How much money do you need?
Once you’ve reached a threshold where you can provide for the basics of food, clothing and shelter, extra dollars really don’t buy you much happiness. This is a finding that isn’t completely without its detractors but I have found it to be largely true.
This morning, my husband drove me to the airport in our Prius. Sitting in the passenger seat sipping my coffee, I tried to imagine being .0001% happier if I was being driven by a chauffeur in a $250,000 gold – whatever model of car sells for a quarter of a million dollars. Why do people spend that kind of money on expensive cars and enormous mansions? I’ve never wanted a fifty-room mansion or a private jet. I don’t even care one way or the other about flying first class.
I’m a little person and I’m typing this on my iPad sitting in economy. I could pay $600 more to sit 20 rows closer to the front of the plane, but why would I? So I could get my Chardonnay for free in a glass instead of paying $6 and having it in a plastic cup? So I could sit on the plane sooner? I spent that extra 20 minutes waiting to board working on a data analysis plan.
That’s not to say money doesn’t matter at all. We just raised $200,000 in our first seed round for 7 Generation Games. It went to hiring a Director of Business Development to focus on sales and marketing, a new intern and a full-time administrative assistant. We also leased a second office to house our growing staff.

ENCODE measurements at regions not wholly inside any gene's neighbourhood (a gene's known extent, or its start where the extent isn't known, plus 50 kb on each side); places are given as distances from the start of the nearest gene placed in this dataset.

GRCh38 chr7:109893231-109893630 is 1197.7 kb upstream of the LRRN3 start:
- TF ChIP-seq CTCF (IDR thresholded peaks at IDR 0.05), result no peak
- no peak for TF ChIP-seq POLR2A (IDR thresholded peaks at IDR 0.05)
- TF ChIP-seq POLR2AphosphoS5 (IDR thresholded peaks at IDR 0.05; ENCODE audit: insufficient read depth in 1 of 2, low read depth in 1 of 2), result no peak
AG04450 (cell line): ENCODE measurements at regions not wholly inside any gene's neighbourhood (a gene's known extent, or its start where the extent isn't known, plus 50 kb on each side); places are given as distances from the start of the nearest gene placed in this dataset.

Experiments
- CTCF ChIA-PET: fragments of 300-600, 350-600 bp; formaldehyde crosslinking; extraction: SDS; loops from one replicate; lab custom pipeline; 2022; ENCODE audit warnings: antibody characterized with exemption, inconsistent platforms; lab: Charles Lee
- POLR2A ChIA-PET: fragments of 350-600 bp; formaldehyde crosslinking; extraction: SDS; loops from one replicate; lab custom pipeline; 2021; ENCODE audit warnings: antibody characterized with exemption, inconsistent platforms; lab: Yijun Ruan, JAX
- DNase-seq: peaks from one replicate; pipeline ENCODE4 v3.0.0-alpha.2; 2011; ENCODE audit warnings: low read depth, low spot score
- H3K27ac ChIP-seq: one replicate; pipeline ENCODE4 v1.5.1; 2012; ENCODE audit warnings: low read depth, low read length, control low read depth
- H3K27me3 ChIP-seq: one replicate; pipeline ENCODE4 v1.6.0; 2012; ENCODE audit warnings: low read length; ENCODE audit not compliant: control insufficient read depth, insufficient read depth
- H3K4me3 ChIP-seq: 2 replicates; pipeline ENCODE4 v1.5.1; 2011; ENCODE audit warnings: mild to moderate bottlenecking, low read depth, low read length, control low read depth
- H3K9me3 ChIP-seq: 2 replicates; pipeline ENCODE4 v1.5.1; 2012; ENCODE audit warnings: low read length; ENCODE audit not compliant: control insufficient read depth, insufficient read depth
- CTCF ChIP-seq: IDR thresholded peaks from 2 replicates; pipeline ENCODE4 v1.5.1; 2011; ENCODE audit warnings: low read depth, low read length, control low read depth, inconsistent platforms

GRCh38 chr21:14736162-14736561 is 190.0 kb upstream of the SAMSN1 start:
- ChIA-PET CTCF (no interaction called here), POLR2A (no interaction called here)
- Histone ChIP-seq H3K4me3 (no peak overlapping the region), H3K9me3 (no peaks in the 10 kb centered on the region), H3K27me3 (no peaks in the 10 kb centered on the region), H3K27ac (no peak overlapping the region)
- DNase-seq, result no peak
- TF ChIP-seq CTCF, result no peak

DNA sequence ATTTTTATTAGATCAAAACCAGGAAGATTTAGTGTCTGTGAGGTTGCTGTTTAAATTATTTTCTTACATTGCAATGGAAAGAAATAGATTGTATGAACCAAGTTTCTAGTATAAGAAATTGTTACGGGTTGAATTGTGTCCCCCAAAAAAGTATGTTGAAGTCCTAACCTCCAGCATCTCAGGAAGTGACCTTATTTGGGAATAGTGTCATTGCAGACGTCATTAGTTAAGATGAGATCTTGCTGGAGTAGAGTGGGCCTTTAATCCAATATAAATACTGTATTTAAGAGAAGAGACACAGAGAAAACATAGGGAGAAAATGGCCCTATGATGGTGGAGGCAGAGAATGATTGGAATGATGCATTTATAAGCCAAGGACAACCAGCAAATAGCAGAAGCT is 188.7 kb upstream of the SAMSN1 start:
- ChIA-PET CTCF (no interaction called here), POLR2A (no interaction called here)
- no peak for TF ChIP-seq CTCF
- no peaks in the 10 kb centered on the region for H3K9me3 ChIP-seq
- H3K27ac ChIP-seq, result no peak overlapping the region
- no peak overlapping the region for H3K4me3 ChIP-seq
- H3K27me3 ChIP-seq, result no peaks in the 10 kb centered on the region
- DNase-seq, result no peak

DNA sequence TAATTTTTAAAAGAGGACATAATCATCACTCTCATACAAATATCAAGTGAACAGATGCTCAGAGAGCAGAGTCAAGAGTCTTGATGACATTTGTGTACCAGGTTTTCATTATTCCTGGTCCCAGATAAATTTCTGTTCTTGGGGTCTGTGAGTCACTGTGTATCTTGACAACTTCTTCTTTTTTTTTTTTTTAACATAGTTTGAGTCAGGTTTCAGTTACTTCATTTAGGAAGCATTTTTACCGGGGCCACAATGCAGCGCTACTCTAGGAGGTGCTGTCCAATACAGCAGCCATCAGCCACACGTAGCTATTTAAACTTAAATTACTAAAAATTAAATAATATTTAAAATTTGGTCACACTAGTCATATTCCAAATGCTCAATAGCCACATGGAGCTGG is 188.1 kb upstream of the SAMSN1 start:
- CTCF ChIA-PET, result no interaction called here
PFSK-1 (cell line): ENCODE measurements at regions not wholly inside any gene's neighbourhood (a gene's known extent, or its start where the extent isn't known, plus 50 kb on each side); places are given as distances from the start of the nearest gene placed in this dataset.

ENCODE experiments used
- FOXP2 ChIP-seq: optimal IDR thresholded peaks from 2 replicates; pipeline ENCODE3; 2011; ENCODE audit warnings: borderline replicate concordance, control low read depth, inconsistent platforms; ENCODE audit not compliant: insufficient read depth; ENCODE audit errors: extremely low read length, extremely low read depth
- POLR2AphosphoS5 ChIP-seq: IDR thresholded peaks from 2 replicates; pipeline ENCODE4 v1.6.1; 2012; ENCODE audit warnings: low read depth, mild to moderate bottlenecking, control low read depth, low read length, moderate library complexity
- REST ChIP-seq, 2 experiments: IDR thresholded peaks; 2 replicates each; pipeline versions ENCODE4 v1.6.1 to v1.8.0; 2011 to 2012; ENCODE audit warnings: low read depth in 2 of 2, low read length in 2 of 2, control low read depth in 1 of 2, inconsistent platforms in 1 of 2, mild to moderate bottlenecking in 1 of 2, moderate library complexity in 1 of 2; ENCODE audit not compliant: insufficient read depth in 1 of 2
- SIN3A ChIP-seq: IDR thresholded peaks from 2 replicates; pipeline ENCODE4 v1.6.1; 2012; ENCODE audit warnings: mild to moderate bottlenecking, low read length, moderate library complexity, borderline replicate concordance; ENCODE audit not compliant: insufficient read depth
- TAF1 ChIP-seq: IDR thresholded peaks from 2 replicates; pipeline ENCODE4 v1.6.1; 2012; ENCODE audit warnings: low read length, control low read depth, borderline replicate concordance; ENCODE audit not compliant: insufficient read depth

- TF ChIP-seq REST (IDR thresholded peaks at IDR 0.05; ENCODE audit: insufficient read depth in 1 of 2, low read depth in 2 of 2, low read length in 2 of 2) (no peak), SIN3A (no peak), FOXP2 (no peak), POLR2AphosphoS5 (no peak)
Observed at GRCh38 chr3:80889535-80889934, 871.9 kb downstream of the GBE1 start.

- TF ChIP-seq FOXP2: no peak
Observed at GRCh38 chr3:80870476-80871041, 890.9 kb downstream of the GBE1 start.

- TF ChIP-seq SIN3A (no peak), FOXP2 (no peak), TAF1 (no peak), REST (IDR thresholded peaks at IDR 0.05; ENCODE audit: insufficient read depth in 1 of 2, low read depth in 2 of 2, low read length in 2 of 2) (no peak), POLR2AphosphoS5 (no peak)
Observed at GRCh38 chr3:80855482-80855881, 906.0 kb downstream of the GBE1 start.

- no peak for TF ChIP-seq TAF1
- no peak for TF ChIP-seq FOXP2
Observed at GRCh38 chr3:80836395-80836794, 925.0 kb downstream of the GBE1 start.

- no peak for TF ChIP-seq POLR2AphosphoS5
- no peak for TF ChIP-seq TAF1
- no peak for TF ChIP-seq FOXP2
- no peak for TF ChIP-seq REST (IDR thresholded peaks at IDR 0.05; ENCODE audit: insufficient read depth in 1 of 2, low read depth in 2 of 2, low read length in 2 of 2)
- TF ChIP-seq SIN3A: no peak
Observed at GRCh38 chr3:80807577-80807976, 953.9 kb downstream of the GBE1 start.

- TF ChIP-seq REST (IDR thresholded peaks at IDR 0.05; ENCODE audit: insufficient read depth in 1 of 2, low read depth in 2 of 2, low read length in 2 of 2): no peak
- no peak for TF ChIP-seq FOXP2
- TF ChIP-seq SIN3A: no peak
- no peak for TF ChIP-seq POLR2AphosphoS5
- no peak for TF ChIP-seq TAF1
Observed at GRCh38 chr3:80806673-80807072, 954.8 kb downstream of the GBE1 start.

In my youth, I wanted to make as much money as possible because, as I told my friends,
“In business, money is how you keep score.” Having been an elite athlete, I was very focused on keeping score and WINNING.
We still want to make money at 7 Generation Games, but I’ve come to the conclusion in my not-so-youth that there are basically three uses of money.
1. To meet needs: that food, shelter, clothing that I was talking about
2. To achieve a goal: Our goal is to build a company that changes education in America. For that, we need to pay people to make our games, test our games, market our games and provide those people with an office, supplies, etc.
3. For wants: We needed another office. As nice as it would be, we didn’t need an office with a view of the Pacific Ocean. Maybe some day I will get that just because I like to look the ocean. Status – the 50-room house, $250,000 car and penthouse office all falls under wants. You may want it for the status or you may want it because you always dreamed of having a hilltop house in Malibu with an artificial waterfall.
The answer to how much money you need really depends on the use to which you intend to put it. For #1, you really don’t need that much money at all. For #2 and #3, the amount is somewhere between 0 and infinity.
If your goal is to “gain an understanding of American and English literature”, you could go to the library and check out books every day for free, join book clubs, attend free public lectures at the library and universities. There are a lot of goals – losing weight, having a good relationship with your spouse, regular exercise – that you could probably meet for free. There are others, like building a sustainable company, that cost a lot of money.
The same thing can be said for wants – plenty of people seem to have an insatiable desire for status symbols. Others just want expensive things, for example, to be able to fly a plane.
My point – and I know you suspected there was one in here somewhere – is that if you examine the use to which you are putting your money you may find that your startup requires less than you think and you have more available than you think.